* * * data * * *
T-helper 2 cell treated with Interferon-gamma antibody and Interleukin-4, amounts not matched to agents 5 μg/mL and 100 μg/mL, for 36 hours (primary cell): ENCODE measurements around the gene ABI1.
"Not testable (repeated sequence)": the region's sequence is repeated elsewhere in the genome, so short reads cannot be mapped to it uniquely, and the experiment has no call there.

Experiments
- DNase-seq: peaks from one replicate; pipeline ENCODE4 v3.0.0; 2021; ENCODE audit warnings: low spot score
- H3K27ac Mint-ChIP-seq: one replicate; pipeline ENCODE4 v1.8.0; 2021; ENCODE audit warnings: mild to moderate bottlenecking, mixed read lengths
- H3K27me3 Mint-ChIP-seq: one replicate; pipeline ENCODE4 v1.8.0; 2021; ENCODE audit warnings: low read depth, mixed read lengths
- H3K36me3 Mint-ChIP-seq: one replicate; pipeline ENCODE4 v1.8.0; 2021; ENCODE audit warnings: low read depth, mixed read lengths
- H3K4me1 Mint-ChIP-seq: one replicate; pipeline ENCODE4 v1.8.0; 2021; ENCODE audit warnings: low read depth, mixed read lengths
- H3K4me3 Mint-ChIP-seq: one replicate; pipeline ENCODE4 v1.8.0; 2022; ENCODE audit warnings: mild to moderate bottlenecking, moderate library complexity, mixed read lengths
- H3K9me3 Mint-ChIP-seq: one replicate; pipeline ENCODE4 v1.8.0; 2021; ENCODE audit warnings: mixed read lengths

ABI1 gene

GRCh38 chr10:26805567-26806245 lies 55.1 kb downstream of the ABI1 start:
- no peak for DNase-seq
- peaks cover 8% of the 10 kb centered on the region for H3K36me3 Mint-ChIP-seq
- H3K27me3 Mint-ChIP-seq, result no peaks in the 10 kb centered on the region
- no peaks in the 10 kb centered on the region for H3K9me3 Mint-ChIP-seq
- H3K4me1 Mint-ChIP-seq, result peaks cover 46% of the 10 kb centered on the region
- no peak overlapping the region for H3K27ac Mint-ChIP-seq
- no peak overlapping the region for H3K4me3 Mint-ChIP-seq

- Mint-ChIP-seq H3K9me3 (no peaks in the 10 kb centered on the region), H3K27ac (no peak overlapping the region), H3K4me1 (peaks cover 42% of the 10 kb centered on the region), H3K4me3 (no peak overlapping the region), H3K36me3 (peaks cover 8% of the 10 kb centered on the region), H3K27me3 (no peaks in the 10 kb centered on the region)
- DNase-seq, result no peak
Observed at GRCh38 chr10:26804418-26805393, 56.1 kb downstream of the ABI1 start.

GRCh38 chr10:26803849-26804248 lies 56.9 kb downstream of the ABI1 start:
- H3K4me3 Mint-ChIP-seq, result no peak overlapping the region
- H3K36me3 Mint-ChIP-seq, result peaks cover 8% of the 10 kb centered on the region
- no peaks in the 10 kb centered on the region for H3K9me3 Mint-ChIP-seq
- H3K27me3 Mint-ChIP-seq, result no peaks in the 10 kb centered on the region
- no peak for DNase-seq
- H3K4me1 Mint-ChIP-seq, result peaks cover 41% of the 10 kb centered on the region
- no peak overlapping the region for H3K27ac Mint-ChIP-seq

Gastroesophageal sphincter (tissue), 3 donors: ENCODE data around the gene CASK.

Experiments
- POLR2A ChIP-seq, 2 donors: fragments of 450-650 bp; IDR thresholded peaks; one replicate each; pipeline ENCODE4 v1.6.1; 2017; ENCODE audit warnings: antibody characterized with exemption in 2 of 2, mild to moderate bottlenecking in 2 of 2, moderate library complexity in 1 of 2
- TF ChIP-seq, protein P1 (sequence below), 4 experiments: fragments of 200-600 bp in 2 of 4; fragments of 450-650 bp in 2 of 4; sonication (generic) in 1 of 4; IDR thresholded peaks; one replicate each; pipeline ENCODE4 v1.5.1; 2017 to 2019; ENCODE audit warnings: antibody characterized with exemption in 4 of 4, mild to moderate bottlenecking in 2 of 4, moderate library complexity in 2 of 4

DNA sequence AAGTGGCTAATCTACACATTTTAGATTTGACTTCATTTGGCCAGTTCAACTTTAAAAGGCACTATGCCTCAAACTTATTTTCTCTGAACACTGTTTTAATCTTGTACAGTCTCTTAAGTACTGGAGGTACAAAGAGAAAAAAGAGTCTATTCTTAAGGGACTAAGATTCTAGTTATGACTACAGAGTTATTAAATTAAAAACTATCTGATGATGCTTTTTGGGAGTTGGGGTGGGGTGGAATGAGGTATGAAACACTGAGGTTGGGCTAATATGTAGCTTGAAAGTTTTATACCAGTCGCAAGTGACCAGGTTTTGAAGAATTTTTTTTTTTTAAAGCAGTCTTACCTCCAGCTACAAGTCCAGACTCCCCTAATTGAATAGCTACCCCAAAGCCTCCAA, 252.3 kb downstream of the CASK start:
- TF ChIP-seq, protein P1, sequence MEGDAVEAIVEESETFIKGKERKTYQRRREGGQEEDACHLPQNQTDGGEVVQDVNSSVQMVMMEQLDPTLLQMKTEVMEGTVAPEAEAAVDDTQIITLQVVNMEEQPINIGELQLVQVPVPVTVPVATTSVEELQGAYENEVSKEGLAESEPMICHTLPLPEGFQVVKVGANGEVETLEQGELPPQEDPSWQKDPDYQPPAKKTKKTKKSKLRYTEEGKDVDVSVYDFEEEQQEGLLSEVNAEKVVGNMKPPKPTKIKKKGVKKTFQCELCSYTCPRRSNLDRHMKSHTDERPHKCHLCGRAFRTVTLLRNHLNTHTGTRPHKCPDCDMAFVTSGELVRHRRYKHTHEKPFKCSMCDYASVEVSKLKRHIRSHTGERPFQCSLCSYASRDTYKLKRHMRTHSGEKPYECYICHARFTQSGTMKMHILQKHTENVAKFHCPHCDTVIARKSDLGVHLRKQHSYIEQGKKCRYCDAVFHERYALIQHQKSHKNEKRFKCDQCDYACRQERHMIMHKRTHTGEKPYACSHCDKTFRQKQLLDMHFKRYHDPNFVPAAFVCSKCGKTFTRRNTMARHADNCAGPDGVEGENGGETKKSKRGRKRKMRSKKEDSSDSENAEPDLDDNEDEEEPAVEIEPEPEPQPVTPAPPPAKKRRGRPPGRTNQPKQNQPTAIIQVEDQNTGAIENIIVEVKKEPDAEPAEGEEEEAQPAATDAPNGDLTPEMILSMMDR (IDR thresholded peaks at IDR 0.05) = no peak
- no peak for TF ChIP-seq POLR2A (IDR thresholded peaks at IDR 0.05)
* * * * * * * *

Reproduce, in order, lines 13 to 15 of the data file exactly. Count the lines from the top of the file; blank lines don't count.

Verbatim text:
- no peak for DNase-seq
- peaks cover 8% of the 10 kb centered on the region for H3K36me3 Mint-ChIP-seq
- H3K27me3 Mint-ChIP-seq, result no peaks in the 10 kb centered on the region